Does Twitter Have a Future as a Marketing Medium?
Longer tweets won't help the network define its place in the social channel or reach critical mass, observers say.
Twitter CEO Jack Dorsey's blog post this week heralding the end of the 140-character limit on tweets was met with surprise and consternation from most quarters. Isn't the succinct electronic message the thing that defines Twitter? Perhaps, but it does nothing to define what need the network filled for marketers overwhelmed with choices, according to observers.
“Expanding the number of characters is not going to do much. It might add blogs and opinions, but they need something much bigger—a core change,” says Jan Rezab, chairman of Socialbakers, a social media analytics company. “Their problem is critical mass. How do they get more monthly active users? How do they get people to engage with the platform? How can users follow more people? How can they reply?”
3Q Digital CEO David Rodnitzky has problems with Twitter on both personal and professional levels. “I find it really hard to spend more than a few minutes a day on Twitter. It's hard to organize the deluge of data in a way that makes it become part of my daily routine. They need to come up with a user experience that makes it fun and easy to interact with,” he says.
Things like promoted tweets have helped Twitter exist as a brand advertising platform, but flag as direct marketing vehicle, Rodnitzky observes. “Most direct advertisers, who power the majority of Google's and Facebook's revenue, have stayed away. Perhaps Twitter will find a way to create more ROI but, to date, it just isn't a player."
The marketing ROI case for Twitter is hard to make, according to Brad O'Brien, 3Q's Director of Paid Social. “The average daily time spent on Twitter is less than half that of Facebook, and active monthly users are one fifth those of Facebook. Twitter has just not been able to poise itself as a serious driver of performance advertising revenue,” O'Brien remarks.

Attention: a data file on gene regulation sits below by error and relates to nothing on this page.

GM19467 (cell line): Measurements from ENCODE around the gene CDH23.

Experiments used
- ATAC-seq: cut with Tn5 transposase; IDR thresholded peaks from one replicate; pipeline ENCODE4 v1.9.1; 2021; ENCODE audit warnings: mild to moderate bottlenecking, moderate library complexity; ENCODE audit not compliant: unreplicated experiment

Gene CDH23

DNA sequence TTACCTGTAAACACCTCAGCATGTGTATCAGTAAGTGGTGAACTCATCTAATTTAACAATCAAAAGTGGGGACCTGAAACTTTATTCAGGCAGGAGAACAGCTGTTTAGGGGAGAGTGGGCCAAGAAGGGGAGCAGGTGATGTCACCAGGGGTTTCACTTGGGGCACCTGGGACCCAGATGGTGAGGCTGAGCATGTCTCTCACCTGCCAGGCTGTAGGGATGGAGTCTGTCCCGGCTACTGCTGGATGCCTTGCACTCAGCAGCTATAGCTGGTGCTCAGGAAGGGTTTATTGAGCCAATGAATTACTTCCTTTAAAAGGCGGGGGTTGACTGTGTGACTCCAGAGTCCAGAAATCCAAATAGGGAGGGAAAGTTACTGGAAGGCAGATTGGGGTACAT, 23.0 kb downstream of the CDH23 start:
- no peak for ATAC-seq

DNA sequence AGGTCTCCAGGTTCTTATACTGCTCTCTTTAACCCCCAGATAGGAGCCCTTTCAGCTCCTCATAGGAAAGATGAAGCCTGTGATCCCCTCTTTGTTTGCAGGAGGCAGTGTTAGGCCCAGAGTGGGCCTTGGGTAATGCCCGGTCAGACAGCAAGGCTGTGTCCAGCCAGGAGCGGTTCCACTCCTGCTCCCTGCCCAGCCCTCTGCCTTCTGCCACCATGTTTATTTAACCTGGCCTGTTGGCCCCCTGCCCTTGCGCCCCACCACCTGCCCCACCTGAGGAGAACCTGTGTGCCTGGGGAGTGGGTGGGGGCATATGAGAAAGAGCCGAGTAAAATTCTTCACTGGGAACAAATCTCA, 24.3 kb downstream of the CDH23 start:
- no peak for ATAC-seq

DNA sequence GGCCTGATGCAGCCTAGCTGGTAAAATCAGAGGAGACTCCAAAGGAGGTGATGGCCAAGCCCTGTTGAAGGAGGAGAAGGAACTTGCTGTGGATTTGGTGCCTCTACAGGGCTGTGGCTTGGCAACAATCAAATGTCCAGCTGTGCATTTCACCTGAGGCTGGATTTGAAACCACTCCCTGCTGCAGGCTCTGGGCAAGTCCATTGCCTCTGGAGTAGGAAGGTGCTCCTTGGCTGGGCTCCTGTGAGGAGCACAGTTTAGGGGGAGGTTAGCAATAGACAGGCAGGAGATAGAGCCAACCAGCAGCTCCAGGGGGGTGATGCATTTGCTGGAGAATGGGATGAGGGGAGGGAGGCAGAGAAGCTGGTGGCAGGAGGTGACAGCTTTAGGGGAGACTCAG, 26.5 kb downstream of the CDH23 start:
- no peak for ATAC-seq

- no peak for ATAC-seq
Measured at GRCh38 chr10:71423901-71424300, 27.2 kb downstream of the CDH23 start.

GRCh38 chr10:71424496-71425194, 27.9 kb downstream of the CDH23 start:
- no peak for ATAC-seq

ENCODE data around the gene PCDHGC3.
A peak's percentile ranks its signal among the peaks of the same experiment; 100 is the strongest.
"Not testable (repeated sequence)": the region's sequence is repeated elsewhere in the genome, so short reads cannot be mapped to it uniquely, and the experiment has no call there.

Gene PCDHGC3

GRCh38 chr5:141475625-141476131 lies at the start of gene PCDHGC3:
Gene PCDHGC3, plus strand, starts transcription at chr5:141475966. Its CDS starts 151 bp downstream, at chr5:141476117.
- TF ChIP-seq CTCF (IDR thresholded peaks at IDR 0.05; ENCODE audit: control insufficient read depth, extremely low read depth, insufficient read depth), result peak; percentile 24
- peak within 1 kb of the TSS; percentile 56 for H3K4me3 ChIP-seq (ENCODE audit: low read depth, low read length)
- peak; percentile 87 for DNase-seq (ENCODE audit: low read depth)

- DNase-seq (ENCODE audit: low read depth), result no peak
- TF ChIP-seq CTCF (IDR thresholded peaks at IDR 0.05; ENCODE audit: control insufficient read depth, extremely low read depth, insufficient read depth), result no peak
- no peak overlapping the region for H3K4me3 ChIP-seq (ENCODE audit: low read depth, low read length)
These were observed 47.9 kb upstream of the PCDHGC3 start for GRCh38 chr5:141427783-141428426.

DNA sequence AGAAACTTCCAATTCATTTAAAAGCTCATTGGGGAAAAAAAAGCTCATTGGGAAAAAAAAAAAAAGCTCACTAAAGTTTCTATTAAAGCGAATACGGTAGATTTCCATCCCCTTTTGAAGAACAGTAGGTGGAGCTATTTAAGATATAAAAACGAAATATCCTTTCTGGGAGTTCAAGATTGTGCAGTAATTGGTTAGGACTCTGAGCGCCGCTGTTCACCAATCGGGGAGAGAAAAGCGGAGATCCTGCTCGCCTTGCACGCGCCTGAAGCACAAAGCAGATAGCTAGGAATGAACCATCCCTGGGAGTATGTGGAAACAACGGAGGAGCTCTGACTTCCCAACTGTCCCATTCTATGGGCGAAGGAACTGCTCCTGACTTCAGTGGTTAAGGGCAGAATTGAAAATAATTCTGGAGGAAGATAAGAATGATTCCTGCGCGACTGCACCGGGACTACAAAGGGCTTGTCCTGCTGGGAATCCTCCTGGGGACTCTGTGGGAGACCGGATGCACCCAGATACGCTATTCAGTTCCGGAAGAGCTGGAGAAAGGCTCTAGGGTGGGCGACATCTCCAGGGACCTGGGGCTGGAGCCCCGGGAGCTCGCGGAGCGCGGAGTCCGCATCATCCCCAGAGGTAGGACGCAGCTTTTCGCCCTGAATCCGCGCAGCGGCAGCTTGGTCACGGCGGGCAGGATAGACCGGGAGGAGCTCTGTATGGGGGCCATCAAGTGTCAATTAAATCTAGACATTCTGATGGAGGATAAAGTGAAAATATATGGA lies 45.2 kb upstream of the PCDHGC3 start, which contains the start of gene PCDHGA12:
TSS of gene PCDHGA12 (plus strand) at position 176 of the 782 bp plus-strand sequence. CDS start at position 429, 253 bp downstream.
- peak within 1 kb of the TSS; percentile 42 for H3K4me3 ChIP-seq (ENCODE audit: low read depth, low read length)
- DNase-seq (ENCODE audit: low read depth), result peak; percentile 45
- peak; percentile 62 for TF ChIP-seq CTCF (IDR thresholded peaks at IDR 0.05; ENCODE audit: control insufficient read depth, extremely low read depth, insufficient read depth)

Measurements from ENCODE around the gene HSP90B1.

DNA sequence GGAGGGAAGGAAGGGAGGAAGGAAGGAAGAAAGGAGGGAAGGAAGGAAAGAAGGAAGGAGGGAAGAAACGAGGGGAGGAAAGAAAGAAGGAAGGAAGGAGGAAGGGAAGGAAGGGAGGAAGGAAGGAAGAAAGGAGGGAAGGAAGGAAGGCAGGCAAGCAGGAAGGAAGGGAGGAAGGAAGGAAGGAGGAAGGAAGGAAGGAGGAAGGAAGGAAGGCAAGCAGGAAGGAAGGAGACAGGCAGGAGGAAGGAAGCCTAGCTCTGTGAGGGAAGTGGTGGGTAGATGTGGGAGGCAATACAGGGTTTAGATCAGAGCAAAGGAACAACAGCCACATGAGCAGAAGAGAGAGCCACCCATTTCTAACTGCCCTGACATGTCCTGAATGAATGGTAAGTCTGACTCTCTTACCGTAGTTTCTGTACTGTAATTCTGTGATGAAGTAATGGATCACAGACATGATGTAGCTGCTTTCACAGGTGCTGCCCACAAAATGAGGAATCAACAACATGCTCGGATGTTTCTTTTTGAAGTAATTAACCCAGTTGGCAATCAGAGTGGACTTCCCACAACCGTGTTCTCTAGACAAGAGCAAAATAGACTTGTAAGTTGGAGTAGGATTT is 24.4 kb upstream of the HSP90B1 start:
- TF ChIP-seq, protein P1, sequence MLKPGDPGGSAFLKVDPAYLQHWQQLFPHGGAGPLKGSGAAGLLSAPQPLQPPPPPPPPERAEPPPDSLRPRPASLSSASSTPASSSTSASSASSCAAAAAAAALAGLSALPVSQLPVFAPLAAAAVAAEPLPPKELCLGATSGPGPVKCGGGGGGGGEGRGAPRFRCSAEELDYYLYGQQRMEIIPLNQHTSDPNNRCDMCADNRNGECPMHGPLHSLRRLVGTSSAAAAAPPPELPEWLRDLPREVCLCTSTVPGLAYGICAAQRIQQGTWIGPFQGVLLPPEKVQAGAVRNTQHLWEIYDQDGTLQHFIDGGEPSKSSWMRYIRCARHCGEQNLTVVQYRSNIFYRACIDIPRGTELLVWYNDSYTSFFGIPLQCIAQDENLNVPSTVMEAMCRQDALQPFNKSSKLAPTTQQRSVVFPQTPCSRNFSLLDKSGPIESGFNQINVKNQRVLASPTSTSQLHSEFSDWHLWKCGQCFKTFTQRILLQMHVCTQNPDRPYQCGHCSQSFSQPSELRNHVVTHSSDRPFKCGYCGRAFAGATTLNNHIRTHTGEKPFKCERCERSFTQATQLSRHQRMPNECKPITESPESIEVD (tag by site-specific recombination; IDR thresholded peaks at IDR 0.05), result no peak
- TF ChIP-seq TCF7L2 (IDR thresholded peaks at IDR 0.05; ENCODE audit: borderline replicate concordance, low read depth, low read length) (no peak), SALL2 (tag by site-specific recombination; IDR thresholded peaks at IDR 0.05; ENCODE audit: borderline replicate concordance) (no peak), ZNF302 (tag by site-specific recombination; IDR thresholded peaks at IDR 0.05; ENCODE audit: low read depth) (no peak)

Brian Solis, Altimeter Group analyst and author of a new book about customer experience called X, says Twitter has an identity problem. “Twitter never outright said what it is to the world. By its own dumb luck, Twitter has thrived with celebrities who get people to follow hashtags. But it lives in a new world now of live video, Snapchat, Facebook M, and Operator,” Solis says. “They have shareholders to report to now.”
Socialbakers' Rezab agrees that what Twitter needs is a revamped user experience, and quick. “I don't know what Dorsey's product skills are. It's too early to say because of the length of development cycles, but I haven't seen the signals of anything taking place—making more acquisitions, introducing new products, making bold new changes to the platform,” he says.
However, social media strategist O'Brien says he's recognized new signs of life issuing from Twitter, such as the deal with Google to put Twitter back in search results and rolling out advertising to logged-out users and visitors without Twitter accounts. “This announcement means another 500 million people a month. That's quite significant, as ads have been for so long reserved to 320 million active users,” O'Brien says.
Solis, who got to know Dorsey and cofounders Evan Williams and Biz Stone during their formative years at Twitter, has faith that the second-time CEO can get the birdie to fly. “Jack is a decisive individual with a clear vision. It was his vision to do the 140 character limit, mimicking MMS, which was hot then,” Solis says. “The first big announcement of a turnaround situation is one that's going to instantly be perceived as a move of desperation. But, in Twitter's case, it's an overdue move toward establishing its purpose in the world.”